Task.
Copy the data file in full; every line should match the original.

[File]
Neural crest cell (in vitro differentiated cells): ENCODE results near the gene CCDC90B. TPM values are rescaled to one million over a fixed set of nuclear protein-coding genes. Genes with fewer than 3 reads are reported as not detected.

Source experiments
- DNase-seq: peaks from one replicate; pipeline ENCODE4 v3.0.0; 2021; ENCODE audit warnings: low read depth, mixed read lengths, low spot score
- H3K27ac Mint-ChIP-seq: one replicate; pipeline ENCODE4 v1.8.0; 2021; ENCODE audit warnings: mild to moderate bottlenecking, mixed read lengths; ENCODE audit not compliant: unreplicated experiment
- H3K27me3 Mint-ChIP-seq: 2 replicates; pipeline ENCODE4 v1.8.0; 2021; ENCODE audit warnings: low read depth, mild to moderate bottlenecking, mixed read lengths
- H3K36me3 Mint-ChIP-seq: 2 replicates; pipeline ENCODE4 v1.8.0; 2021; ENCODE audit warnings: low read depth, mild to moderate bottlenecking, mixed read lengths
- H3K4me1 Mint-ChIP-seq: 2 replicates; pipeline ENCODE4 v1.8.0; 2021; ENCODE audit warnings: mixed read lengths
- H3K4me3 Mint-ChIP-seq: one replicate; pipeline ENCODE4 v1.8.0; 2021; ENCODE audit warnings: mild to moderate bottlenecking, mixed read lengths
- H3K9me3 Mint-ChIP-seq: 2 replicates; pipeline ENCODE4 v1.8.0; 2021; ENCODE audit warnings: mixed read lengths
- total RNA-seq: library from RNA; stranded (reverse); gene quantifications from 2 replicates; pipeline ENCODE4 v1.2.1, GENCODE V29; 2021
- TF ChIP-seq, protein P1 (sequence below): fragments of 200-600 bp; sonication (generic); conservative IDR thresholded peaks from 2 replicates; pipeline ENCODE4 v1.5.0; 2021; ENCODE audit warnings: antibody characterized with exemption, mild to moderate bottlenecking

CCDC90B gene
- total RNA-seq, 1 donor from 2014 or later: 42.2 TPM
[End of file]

Neural crest cell (in vitro differentiated cells): ENCODE results near the gene CCDC90B. TPM values are rescaled to one million over a fixed set of nuclear protein-coding genes. Genes with fewer than 3 reads are reported as not detected.

Source experiments
- DNase-seq: peaks from one replicate; pipeline ENCODE4 v3.0.0; 2021; ENCODE audit warnings: low read depth, mixed read lengths, low spot score
- H3K27ac Mint-ChIP-seq: one replicate; pipeline ENCODE4 v1.8.0; 2021; ENCODE audit warnings: mild to moderate bottlenecking, mixed read lengths; ENCODE audit not compliant: unreplicated experiment
- H3K27me3 Mint-ChIP-seq: 2 replicates; pipeline ENCODE4 v1.8.0; 2021; ENCODE audit warnings: low read depth, mild to moderate bottlenecking, mixed read lengths
- H3K36me3 Mint-ChIP-seq: 2 replicates; pipeline ENCODE4 v1.8.0; 2021; ENCODE audit warnings: low read depth, mild to moderate bottlenecking, mixed read lengths
- H3K4me1 Mint-ChIP-seq: 2 replicates; pipeline ENCODE4 v1.8.0; 2021; ENCODE audit warnings: mixed read lengths
- H3K4me3 Mint-ChIP-seq: one replicate; pipeline ENCODE4 v1.8.0; 2021; ENCODE audit warnings: mild to moderate bottlenecking, mixed read lengths
- H3K9me3 Mint-ChIP-seq: 2 replicates; pipeline ENCODE4 v1.8.0; 2021; ENCODE audit warnings: mixed read lengths
- total RNA-seq: library from RNA; stranded (reverse); gene quantifications from 2 replicates; pipeline ENCODE4 v1.2.1, GENCODE V29; 2021
- TF ChIP-seq, protein P1 (sequence below): fragments of 200-600 bp; sonication (generic); conservative IDR thresholded peaks from 2 replicates; pipeline ENCODE4 v1.5.0; 2021; ENCODE audit warnings: antibody characterized with exemption, mild to moderate bottlenecking

CCDC90B gene
- total RNA-seq, 1 donor from 2014 or later: 42.2 TPM